Look at the fabulous MPU6000/6050

One version provides SPI & IIC interface, the other IIC only.

This contains a 3 axis gyroscope + a 3 axis accelerometer plus inputs to allow it to integrate the signal from and external 3 axis magnetometer.
The IC contains a 'digital motion processor' which integrates the signals from the 3 x 3 sensor array. I've not yet come to grips with the precise functionality provided but the intention is to process the 3 separate signal sources into a useful motion analysis system

Data sheet here

The IC costs about $10/1 from Digikey and an evaluation board is about $50+ from the manufacturer. Or you can buy a complete board from China - they sell here for about $6 US retail in 1's - IC and PCB assembled.
I still haven't worked out how that happens or if they are real or ... . I received one yesterday but will not be able to get to playing with it for a while. ('Whiles' vary greatly in magnitude, from very small to sometimes exceeding large, alas). There are a number of articles on web on using them with eg Arduinos.

How accurate?:

There is probably much discussion of this on web.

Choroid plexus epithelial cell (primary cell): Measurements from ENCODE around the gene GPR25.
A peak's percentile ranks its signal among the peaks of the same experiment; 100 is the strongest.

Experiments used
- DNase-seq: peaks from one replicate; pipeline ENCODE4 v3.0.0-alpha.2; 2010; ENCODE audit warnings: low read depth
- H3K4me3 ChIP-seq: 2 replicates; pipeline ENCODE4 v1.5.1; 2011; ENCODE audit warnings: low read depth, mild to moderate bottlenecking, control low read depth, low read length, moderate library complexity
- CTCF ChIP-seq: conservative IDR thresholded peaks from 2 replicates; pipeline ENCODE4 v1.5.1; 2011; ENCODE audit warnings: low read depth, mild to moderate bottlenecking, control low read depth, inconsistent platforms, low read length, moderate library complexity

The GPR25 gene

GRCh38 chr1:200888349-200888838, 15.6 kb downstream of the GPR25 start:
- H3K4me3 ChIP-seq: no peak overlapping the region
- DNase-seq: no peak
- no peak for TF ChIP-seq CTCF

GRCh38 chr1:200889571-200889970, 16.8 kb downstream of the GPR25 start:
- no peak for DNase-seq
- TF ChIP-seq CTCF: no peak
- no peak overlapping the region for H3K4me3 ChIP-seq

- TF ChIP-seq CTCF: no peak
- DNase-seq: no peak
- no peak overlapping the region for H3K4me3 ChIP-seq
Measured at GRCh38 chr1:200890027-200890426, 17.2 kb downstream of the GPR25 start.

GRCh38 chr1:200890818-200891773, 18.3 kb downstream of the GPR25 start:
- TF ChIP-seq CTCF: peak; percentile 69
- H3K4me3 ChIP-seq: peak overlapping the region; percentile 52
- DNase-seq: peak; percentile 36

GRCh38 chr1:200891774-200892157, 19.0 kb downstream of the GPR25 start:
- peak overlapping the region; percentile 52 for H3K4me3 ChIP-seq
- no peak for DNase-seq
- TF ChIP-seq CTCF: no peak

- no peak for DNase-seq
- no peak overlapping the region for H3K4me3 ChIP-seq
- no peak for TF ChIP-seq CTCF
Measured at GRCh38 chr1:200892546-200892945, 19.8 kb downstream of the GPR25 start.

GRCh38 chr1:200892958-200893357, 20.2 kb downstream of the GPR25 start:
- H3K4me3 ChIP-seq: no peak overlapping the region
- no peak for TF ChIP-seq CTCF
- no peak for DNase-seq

If I read the data sheet correctly (and it's not a device type I'm overly familiar with)
Table 6.1 on page 12 suggests the Gyroscope has a drift of +/- 20 degree/second max at 25 C and as much again over -40 to +85C temperature range. Assuming an actual 20 degrees/second rate that's one full turn in 18 seconds. However, both the magnetometer and accelerometer provide access to external reference vectors (gravity and earth's magnetic field) and signals from these can be used to derive short and longer term gyro drift rate and compensate. This may well be part of what their "motion processor" does.

Accelerometer error seems to be typically under +/- 5%.
I'd expect (and may be very wrong), that using the accelerometer and magnetometer to trim the gyro drift errors to essentially zero longer term would allow you to use the gyro signals for navigation over seconds to minutes. GPS also provides velocity signals and the combination of GPs position + velocity with the 9DOF unit sounds highly useful.

Wooly: The above sounds woolier than I'd like. I expect to know a lit more bout this in the next few weeks. I'd be interested to hear what you find out and if I learn useful things will try and report back.

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Depending on your application you may be able to deposit a reference GPS and receiver temporarily at a convenient location.This could be extremely compact - GPS + battery + TX. Once deposited it knows where it is and can transmit corrections based on where the system says it is. Use of the same satellite constellation is 'probably a good idea'. If the user and the reference GPS are at the same point when it is deposited so much the better but this systems tends to work even if they are always spatially separated.

... I doubt any consumer electronics grade GPS has fine enough resolution to help in my case.